Hiccups are a normal and natural part of your baby's development. Even before they were born, they were hiccuping in utero (which you probably felt at some point). But it's different when you actually see your newborn get a fit of hiccups: It looks like their whole body is spasming, and that can be worrying. Especially if it's happening multiple times a day. But there are some things you should never do to try to get rid of your baby's hiccups.
But first: what are hiccups, anyway? Turns out, they're very mysterious — no one is quite sure why they happen, said Today's Parent. One theory is that they act as a "burping mechanism" to help babies take in more milk, explained the site. And occasionally they can be a symptom of gastroesophageal reflux, according to The Bump.
But even though we don't understand the cause, we know what hiccups are: "They're sudden contractions of the diaphragm caused by irritation or stimulation of the muscle," explained BabyCenter, and it's very common for babies to get them after or during feeding.
But whatever causes hiccups, they're very rarely anything to worry about. Even though you might hate the feeling of hiccups when you get them, that doesn't mean your baby feels the same way, explained Healthline. Not only do hiccups have very little effect on a baby's breathing, but many babies can sleep peacefully right through them. (Of course, if you're worried, or if the hiccups seem to be causing your baby distress, then do contact your pediatrician.)
So the best advice is to just wait it out and let the hiccups run their course. But if you're still determined to try and get them to stop, just make sure you're not trying any of these tactics.
Don't startle or scare them
Maybe you like to use this technique on others, or maybe it's been used on you. But it's not a good idea to try to scare the hiccups out of your baby by startling them with a sudden noise. Not only is it pretty unpleasant for your baby, but “[r]eally, none of that stuff works,” Robin Jacobson, MD, clinical assistant professor of pediatrics at Hassenfeld Children’s Hospital at NYU Langone, told The Bump.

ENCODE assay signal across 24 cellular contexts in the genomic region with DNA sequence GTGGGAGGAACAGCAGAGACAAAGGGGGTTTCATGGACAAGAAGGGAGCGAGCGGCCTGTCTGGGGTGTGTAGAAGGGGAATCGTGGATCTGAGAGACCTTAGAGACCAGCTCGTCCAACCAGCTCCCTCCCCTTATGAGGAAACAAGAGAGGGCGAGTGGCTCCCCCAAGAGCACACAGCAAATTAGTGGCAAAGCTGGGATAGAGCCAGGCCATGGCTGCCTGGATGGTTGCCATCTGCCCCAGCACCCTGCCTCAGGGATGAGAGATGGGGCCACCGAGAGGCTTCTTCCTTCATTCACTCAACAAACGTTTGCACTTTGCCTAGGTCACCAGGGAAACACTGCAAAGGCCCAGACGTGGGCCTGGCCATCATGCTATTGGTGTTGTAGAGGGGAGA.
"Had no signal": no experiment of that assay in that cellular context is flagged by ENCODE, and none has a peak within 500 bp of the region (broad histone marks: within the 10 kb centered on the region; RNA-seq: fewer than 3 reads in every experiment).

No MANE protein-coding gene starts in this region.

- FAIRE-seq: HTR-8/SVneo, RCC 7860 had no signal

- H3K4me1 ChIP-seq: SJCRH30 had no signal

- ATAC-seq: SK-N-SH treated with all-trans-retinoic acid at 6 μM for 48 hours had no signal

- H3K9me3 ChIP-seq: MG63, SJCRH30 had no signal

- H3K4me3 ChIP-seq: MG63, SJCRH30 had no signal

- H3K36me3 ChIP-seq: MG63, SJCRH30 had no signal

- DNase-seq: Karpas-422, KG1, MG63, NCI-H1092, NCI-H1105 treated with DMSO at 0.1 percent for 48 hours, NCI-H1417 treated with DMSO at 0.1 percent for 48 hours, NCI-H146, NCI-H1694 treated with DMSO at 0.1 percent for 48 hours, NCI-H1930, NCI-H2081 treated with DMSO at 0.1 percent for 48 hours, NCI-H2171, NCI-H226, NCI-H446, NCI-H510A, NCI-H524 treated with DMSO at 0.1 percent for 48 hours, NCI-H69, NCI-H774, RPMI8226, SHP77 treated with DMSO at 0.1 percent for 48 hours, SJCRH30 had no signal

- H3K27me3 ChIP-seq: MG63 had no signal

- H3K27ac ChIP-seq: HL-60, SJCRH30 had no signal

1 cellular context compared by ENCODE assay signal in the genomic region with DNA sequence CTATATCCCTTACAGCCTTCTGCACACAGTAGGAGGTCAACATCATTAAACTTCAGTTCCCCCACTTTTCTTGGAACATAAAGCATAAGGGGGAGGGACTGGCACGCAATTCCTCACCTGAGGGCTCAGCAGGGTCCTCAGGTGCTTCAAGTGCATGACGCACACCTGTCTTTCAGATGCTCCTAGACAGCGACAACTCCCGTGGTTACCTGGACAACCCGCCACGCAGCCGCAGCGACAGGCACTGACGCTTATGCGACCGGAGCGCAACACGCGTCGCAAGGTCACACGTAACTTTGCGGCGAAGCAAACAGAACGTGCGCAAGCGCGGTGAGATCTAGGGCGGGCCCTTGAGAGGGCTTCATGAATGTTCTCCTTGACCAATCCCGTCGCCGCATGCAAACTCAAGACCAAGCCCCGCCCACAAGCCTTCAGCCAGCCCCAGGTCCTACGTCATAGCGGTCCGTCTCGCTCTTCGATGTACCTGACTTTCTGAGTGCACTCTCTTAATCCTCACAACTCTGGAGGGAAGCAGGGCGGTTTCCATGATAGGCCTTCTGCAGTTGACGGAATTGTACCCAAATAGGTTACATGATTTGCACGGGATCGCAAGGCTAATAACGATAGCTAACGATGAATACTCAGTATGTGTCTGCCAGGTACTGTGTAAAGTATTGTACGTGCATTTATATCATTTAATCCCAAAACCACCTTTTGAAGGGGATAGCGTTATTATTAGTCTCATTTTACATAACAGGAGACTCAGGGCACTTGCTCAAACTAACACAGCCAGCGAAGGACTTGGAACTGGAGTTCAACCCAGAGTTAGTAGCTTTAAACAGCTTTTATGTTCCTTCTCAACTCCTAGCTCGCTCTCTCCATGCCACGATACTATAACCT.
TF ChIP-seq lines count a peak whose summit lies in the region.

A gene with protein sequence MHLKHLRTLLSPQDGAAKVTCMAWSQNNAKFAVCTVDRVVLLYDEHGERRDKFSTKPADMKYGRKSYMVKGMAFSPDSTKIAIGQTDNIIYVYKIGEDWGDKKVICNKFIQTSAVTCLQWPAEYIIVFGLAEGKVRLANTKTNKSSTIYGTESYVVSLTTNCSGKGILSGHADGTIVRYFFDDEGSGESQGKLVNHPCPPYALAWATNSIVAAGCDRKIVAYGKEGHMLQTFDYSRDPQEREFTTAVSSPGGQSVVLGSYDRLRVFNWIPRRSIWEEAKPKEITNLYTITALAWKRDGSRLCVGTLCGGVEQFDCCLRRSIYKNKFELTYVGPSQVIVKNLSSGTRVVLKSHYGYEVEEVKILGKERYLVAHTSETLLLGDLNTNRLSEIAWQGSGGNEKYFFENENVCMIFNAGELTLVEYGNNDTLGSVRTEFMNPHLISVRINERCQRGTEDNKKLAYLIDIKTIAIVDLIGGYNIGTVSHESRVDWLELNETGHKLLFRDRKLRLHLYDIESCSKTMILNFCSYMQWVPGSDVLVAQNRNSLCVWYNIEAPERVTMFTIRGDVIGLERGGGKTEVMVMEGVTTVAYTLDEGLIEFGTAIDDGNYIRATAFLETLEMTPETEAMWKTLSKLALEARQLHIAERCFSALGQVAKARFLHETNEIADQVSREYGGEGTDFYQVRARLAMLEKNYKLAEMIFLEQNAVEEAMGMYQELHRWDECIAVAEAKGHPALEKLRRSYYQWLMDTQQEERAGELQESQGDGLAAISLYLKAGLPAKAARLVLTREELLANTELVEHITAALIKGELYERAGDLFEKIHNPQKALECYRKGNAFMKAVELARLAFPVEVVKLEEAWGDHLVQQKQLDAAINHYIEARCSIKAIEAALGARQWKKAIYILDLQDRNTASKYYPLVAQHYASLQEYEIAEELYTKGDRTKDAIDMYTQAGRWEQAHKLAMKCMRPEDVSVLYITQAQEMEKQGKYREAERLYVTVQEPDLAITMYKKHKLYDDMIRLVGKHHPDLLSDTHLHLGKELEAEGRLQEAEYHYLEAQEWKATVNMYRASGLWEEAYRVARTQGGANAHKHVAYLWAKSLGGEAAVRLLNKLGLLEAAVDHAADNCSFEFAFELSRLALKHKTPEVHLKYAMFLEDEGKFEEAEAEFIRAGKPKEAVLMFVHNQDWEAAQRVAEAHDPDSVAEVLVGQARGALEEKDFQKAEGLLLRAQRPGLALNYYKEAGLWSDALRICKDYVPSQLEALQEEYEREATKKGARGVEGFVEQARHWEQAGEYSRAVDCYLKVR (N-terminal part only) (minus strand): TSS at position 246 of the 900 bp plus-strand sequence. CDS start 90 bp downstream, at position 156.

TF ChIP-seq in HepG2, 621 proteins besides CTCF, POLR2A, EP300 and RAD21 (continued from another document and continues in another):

Don't withhold their pacifier
It might seem counterintuitive to stick a pacifier in the mouth of your hiccuping infant. But if the hiccups come on seemingly randomly (not as a result of feeding) a pacifier can be a good cure, explained Healthline. The action of sucking can help relax the diaphragm and end the hiccups.
Don't put a wet cloth on their forehead
This is another one of those longstanding home remedies for hiccups. But putting a wet cloth on the baby's forehead just isn't going to do anything, explained The Bump. At least, not as far as their hiccups are concerned. It might annoy them or make them cold, I guess, but the hiccups will continue.
Don't continue feeding
If the hiccups come on while you're feeding your baby, take a break, sit them upright, and rub their back, recommended Mom Tricks. The idea is to get your baby to feel relaxed, which should have a calming effect on their diaphragm, and eventually end the hiccups. And by keeping them upright, you'll keep any excess air toward the top of their stomach, which makes burping a lot easier, explained the site.
Don't smack their back
This is another remedy often tried by adults, and if you've found it to work for yourself, great. But do not try it on your little one. A baby's bones are delicate, and too much force could result in a serious injury, according to FirstCry. But if you're so inspired, do feel free to try gently patting their back.
Don't stop their breathing
Holding my breath is my go-to remedy for hiccups. I used to be convinced that it worked — something about resetting the rhythm of my diaphragm, I think — though now I'm not so sure. At any rate, you should absolutely never try to stop your baby's breathing for them in an attempt to stop their hiccups. "It’s dangerous — plain and simple," according to The Bump.
Don't pull their tongue
Someone may have told you that you can stop your baby's hiccups by pulling on their tongue while pressing on their forehead or the soft spot on their head. But don't. It can hurt your baby, and there's no proof that this method works, advised Baby Center. “Overall the best thing to do is to wait it out and rest assured that the hiccups will resolve on their own,” Christal-Joy Forgenie, MD, a pediatrician in private practice in New York City, told The Bump.
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